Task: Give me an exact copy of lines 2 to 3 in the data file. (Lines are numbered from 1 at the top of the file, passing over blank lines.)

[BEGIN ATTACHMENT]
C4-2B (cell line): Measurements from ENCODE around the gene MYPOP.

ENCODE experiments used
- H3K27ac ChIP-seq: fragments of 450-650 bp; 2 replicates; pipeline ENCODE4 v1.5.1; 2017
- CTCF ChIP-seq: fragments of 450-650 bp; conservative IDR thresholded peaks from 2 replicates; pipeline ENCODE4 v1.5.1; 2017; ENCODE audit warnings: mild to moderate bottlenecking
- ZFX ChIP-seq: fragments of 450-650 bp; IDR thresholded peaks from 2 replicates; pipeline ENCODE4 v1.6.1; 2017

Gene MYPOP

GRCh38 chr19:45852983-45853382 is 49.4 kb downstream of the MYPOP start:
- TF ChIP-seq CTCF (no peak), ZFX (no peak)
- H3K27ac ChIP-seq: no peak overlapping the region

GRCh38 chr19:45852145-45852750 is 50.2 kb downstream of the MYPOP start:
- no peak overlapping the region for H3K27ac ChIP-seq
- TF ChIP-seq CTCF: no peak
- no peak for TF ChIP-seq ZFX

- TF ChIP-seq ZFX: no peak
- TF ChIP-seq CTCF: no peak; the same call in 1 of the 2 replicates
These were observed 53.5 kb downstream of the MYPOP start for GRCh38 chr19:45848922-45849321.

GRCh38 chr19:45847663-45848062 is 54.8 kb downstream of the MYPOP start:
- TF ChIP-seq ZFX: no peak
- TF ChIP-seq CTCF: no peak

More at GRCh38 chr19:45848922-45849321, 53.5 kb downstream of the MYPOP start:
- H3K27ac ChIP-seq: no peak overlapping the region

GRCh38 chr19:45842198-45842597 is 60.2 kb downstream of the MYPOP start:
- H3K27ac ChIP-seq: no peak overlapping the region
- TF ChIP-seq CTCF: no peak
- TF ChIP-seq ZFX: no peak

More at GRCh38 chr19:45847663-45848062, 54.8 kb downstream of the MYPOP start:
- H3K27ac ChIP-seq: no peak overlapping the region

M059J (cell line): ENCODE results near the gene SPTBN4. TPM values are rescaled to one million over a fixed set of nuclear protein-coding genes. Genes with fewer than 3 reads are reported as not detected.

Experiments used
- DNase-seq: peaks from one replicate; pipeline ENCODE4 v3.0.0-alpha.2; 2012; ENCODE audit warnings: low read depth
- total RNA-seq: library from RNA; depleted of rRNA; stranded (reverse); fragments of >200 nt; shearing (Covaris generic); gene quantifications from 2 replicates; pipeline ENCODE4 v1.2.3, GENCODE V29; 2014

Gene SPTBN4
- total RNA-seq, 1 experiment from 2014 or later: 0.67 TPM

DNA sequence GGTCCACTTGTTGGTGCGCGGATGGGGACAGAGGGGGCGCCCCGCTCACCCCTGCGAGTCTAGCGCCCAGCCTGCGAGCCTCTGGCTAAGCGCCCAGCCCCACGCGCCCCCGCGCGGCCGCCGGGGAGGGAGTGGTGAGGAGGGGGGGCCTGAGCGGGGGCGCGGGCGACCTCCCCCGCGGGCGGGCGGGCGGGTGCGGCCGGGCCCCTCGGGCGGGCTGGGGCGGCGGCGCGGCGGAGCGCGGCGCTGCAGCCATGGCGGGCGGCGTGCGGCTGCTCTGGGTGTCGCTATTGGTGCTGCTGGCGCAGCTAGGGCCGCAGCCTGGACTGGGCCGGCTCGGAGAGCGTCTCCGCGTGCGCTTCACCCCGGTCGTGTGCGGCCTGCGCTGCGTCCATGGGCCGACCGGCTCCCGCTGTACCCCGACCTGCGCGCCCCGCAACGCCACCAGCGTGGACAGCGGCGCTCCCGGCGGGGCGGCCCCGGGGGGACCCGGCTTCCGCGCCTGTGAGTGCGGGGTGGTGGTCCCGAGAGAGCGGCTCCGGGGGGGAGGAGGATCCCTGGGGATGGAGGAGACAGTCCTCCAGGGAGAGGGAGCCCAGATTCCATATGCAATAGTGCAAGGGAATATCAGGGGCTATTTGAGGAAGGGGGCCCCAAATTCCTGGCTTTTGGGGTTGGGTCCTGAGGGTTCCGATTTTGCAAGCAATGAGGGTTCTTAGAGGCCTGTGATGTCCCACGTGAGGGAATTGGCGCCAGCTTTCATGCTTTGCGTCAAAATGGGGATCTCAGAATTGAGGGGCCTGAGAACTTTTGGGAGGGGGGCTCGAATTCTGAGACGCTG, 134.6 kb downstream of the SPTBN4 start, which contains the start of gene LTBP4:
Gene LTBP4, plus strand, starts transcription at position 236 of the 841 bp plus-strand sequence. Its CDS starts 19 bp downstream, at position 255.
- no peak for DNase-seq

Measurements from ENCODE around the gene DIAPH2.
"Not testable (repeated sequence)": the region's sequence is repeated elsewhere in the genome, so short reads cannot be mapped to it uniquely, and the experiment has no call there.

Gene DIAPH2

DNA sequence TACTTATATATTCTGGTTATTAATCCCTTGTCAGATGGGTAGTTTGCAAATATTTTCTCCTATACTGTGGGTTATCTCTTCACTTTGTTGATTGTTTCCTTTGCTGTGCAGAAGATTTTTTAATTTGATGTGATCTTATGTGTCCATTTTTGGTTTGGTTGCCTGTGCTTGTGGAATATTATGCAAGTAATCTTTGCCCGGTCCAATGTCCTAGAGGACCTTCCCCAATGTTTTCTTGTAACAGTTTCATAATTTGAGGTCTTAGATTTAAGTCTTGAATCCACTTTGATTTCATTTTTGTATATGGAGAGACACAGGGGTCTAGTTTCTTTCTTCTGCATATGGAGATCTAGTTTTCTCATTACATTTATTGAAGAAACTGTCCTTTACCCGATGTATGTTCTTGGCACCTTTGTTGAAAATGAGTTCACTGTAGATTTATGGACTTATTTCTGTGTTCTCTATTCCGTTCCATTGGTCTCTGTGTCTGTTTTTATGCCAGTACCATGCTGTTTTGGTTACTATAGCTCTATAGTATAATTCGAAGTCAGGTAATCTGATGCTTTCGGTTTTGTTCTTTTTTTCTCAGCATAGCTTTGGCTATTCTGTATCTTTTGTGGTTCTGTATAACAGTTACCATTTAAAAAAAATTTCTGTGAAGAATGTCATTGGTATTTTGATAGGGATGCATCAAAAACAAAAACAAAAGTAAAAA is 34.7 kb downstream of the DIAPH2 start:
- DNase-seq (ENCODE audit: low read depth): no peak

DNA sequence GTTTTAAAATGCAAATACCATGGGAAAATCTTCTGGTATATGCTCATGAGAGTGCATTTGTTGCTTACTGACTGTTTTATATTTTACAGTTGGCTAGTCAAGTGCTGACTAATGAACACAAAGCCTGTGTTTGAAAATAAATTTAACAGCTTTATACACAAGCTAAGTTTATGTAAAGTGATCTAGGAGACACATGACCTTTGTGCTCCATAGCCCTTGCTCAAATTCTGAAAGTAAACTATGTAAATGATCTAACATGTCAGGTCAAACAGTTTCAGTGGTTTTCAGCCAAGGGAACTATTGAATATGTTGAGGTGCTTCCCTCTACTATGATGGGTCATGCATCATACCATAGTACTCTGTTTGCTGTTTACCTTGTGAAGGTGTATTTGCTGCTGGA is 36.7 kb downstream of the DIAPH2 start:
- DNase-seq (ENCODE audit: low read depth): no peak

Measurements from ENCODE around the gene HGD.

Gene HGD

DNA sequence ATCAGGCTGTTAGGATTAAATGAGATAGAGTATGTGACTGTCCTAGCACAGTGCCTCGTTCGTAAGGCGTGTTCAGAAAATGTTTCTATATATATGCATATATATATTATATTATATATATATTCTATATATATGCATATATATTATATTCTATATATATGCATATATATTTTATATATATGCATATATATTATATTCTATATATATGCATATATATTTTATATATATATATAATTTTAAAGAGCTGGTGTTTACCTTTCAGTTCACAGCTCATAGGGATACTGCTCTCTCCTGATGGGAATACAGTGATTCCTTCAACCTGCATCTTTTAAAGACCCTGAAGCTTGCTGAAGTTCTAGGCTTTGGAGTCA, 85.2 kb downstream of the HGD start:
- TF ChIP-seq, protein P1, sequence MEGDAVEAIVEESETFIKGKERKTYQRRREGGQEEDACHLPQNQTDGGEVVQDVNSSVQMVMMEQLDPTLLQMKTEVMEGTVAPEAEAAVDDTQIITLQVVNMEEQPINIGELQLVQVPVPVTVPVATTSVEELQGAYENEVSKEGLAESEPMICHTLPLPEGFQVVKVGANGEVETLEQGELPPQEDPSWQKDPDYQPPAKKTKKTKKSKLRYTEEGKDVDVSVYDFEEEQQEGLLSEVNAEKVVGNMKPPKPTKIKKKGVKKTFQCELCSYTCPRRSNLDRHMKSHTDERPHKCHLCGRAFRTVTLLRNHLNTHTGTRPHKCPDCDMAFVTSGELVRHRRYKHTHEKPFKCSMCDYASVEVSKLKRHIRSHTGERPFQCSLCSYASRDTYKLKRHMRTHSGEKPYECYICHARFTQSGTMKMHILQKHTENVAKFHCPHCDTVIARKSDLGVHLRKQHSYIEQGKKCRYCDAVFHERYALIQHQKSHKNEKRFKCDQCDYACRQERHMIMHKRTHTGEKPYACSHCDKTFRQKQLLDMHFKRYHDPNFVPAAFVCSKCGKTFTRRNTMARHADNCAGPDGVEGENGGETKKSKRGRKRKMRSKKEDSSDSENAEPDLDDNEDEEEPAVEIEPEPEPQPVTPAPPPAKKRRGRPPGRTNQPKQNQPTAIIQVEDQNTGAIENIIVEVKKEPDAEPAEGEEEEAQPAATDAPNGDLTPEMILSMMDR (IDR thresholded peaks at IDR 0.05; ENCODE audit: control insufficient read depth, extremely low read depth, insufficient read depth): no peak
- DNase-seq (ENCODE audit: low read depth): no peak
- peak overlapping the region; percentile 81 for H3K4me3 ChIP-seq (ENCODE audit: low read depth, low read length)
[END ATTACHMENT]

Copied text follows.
ENCODE experiments used
- H3K27ac ChIP-seq: fragments of 450-650 bp; 2 replicates; pipeline ENCODE4 v1.5.1; 2017